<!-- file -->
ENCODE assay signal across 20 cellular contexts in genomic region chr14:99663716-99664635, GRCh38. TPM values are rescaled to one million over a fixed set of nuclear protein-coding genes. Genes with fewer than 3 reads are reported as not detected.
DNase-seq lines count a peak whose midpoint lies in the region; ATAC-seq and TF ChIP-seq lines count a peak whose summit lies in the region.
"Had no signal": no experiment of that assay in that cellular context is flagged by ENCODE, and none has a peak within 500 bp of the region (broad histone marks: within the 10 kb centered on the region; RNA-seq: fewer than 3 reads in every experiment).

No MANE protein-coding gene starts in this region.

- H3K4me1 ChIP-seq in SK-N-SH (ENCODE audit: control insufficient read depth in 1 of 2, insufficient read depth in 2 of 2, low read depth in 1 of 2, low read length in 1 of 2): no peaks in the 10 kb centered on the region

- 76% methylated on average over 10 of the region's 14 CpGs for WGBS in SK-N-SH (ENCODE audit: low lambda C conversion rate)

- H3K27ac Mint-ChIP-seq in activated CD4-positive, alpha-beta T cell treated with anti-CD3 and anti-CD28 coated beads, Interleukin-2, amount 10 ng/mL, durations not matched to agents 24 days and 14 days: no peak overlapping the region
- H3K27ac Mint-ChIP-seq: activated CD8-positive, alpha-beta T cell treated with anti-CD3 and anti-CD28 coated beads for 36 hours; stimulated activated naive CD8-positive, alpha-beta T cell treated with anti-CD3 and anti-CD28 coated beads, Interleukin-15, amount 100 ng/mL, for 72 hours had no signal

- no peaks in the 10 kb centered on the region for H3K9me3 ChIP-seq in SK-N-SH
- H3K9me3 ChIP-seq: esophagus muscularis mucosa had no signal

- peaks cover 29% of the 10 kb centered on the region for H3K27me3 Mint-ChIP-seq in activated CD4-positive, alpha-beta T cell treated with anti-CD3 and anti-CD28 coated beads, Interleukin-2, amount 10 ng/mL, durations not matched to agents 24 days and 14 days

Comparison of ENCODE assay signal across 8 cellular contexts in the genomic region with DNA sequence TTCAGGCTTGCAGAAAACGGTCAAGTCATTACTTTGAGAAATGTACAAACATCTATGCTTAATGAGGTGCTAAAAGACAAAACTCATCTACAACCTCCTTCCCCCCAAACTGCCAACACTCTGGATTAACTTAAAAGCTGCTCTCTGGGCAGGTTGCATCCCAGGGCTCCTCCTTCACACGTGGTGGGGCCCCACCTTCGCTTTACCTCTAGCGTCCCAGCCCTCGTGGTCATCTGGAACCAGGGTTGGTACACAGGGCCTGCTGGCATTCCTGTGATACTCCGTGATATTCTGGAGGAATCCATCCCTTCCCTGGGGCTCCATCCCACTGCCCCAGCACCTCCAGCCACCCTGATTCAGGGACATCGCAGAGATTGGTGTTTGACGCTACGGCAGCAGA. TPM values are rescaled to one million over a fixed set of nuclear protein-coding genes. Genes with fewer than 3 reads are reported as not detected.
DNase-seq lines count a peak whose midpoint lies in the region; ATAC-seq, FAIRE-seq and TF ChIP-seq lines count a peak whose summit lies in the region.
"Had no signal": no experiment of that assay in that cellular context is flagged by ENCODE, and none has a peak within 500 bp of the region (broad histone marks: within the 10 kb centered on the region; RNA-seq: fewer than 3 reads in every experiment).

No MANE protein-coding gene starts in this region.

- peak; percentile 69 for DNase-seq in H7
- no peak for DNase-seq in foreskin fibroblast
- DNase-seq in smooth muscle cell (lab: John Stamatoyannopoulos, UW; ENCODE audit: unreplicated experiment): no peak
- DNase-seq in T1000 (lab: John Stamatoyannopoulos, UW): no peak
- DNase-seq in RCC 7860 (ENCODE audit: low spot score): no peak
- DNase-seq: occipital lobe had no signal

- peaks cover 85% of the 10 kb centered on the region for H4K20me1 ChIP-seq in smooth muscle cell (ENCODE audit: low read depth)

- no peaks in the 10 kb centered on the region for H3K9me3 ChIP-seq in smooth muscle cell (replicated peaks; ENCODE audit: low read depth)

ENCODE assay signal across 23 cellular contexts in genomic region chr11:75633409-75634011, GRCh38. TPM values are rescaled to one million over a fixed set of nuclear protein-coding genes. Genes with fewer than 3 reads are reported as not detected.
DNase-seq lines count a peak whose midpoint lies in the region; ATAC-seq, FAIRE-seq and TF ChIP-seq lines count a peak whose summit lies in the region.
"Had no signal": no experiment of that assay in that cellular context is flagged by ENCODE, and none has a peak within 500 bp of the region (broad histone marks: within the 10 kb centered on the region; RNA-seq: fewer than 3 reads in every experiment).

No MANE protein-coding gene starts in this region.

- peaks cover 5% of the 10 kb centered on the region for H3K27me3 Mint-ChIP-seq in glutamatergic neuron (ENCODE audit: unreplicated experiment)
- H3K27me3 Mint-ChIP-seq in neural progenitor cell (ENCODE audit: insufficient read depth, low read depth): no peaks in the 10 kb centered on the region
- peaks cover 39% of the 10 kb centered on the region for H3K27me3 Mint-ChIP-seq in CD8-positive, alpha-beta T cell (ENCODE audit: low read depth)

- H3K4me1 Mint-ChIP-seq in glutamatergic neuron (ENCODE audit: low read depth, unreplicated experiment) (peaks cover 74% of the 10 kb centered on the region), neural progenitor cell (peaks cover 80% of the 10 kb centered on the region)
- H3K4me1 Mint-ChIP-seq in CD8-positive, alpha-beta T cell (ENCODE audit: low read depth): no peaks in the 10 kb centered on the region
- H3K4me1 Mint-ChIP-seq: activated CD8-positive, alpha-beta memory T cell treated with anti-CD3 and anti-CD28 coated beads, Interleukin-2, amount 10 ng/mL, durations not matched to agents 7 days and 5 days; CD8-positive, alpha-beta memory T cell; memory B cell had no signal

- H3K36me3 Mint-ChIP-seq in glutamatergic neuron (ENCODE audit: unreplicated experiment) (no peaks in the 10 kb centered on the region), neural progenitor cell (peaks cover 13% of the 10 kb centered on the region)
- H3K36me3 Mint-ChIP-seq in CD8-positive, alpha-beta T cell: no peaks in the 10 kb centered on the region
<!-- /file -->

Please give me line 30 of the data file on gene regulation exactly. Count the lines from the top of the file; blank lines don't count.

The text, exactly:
- peaks cover 39% of the 10 kb centered on the region for H3K27me3 Mint-ChIP-seq in CD8-positive, alpha-beta T cell (ENCODE audit: low read depth)